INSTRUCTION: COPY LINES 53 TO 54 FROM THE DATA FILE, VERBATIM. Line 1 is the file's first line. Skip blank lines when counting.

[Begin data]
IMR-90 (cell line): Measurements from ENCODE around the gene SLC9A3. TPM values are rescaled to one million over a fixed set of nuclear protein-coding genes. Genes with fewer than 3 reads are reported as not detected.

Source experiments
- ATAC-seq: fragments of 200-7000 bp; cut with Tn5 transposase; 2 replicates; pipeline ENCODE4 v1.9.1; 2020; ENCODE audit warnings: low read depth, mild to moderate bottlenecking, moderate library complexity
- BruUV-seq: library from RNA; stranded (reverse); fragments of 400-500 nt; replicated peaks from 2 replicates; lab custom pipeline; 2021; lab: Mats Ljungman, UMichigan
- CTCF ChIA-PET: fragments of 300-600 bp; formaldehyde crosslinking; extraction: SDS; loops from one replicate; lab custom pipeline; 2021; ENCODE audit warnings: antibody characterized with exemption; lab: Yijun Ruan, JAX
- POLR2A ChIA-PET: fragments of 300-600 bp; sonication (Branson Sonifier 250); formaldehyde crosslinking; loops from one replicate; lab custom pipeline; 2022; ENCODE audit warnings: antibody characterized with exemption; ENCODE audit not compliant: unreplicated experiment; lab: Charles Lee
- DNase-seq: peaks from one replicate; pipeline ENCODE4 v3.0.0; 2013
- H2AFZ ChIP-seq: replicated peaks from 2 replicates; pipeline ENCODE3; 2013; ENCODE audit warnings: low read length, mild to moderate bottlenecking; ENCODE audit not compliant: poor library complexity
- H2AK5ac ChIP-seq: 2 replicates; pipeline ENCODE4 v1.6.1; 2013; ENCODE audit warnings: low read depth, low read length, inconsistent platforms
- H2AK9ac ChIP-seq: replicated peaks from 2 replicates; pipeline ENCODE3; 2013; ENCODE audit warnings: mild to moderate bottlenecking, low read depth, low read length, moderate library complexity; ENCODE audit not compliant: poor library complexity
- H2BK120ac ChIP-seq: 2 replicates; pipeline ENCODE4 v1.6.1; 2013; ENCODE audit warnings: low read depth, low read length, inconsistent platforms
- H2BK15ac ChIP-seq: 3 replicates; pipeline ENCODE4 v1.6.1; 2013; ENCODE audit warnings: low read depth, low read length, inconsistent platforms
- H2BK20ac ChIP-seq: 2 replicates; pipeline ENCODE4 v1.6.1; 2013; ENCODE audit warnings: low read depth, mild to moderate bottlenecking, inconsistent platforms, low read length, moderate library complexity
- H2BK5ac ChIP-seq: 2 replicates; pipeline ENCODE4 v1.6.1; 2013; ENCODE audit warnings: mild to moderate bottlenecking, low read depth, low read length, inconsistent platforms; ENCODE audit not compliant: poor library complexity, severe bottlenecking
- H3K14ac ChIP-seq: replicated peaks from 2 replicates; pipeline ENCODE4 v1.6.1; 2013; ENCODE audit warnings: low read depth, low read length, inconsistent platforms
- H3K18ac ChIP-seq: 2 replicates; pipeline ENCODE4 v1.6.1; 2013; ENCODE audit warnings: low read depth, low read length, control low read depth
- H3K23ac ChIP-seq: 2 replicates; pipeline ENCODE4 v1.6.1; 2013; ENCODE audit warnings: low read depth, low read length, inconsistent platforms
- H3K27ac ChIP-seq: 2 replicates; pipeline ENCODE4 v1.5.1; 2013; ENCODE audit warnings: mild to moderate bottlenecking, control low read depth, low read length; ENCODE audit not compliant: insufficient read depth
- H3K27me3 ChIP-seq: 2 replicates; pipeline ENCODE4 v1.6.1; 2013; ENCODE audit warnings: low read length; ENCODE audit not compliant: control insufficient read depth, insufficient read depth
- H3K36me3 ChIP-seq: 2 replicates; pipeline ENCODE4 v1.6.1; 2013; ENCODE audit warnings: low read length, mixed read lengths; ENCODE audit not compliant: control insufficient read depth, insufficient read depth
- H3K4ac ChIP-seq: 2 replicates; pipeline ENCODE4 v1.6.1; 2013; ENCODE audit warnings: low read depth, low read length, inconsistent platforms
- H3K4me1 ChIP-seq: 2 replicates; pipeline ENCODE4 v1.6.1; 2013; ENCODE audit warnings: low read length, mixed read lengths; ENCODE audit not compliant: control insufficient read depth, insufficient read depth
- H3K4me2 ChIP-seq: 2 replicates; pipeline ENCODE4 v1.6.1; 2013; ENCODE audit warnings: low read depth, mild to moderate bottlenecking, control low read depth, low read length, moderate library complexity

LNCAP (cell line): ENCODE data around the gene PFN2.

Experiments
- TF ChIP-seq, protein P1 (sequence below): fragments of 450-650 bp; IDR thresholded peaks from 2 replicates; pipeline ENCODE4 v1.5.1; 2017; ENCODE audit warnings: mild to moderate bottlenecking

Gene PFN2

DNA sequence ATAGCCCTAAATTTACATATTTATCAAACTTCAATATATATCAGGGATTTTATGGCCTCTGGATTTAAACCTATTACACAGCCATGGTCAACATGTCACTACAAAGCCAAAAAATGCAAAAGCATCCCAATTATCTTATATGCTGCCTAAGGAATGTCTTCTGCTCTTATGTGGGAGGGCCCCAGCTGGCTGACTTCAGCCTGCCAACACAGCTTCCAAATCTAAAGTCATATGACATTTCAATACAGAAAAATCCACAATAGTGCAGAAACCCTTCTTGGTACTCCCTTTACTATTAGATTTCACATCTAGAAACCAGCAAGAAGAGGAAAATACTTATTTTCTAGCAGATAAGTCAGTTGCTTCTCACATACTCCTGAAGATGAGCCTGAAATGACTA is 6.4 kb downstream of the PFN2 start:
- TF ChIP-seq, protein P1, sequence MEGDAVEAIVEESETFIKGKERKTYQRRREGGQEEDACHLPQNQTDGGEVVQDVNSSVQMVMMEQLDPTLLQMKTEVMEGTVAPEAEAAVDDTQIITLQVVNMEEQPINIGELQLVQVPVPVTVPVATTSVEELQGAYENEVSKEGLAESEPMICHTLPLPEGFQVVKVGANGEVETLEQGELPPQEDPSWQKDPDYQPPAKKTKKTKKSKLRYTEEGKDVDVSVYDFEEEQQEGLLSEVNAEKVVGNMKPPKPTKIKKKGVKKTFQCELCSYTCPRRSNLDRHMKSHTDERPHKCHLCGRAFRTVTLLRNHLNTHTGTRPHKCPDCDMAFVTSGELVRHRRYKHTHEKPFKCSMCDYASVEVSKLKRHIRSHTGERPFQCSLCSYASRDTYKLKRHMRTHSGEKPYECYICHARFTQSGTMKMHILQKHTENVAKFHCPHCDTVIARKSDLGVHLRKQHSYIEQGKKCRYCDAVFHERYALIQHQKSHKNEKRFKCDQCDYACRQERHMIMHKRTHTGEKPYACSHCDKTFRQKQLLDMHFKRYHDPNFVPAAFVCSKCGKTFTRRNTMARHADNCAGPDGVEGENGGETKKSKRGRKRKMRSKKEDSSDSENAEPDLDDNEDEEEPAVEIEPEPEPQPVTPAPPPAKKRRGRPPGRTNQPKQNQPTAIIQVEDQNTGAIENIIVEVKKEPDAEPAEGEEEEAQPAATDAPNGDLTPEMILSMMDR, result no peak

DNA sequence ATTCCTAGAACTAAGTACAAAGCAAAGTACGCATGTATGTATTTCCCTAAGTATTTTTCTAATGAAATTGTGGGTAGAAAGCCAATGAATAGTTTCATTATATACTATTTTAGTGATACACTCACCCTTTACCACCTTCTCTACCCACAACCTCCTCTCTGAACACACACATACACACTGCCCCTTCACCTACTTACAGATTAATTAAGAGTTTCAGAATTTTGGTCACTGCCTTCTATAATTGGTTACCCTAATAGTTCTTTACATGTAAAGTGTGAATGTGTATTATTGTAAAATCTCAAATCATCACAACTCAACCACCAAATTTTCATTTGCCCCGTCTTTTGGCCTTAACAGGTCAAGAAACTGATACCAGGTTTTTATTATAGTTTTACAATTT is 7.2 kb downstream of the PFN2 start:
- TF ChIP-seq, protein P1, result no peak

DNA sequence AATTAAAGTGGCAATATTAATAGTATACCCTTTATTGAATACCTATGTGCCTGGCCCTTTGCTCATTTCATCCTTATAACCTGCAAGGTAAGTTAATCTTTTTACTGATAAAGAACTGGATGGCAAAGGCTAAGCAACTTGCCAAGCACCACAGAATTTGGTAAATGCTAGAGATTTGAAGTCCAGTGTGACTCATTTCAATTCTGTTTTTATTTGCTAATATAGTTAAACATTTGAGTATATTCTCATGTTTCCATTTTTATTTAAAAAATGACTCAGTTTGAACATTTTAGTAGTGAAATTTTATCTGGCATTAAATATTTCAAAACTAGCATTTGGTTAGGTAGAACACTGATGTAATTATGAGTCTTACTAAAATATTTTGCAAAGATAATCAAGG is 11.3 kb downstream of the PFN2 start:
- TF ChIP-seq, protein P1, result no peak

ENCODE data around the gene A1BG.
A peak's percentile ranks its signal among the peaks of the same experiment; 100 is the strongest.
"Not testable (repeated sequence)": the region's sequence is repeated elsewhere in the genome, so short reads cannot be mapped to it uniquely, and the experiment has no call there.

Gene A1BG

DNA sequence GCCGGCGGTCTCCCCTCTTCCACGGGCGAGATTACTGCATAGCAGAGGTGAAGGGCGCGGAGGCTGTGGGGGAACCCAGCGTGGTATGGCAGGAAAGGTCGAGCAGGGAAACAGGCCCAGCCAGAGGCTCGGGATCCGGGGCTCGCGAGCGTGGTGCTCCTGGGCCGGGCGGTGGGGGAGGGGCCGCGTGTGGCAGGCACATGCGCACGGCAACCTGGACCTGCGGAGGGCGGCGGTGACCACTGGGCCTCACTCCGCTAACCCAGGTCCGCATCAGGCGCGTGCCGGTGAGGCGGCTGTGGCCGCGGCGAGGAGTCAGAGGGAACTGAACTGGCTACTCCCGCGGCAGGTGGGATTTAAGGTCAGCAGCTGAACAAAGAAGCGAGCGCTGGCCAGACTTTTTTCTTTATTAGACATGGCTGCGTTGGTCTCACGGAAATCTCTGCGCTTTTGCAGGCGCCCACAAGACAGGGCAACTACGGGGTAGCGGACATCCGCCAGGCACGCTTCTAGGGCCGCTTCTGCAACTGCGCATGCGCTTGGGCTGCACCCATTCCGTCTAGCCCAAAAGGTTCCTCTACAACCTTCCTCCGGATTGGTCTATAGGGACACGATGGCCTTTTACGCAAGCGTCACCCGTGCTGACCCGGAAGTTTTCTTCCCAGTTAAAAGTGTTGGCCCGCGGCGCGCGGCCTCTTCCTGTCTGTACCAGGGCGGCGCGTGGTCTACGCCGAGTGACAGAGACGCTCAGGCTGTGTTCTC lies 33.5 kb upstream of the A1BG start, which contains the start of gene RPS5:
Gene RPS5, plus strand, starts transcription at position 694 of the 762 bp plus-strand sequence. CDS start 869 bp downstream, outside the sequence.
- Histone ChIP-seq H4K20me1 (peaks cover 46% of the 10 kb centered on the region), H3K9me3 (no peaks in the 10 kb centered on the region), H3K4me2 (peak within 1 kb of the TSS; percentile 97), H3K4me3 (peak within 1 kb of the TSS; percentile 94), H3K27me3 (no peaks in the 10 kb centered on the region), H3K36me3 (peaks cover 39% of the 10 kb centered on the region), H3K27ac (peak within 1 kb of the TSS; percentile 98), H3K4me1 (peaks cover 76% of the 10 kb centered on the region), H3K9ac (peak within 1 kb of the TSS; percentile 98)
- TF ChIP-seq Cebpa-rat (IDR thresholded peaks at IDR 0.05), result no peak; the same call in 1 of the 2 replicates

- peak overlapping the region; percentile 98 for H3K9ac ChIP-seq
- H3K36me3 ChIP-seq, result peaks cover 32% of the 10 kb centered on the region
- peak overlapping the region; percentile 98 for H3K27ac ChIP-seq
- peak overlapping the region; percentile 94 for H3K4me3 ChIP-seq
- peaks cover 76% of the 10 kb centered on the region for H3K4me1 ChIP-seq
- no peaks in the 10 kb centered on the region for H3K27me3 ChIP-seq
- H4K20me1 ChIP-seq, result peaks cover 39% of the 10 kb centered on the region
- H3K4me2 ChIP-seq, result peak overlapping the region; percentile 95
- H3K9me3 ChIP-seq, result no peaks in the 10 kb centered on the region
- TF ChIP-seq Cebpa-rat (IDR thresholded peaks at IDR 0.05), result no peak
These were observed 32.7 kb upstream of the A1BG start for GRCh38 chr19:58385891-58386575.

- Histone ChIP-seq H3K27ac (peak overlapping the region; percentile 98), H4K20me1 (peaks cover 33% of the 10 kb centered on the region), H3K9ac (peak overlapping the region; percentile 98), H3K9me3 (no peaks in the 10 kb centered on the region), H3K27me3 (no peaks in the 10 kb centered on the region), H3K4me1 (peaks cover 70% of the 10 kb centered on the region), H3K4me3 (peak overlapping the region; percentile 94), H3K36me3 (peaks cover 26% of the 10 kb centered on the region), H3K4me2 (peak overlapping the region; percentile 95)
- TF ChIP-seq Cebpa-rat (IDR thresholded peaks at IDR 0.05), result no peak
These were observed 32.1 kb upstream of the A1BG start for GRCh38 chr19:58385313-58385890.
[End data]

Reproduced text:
- Histone ChIP-seq H3K27ac (peak overlapping the region; percentile 98), H4K20me1 (peaks cover 33% of the 10 kb centered on the region), H3K9ac (peak overlapping the region; percentile 98), H3K9me3 (no peaks in the 10 kb centered on the region), H3K27me3 (no peaks in the 10 kb centered on the region), H3K4me1 (peaks cover 70% of the 10 kb centered on the region), H3K4me3 (peak overlapping the region; percentile 94), H3K36me3 (peaks cover 26% of the 10 kb centered on the region), H3K4me2 (peak overlapping the region; percentile 95)
- TF ChIP-seq Cebpa-rat (IDR thresholded peaks at IDR 0.05), result no peak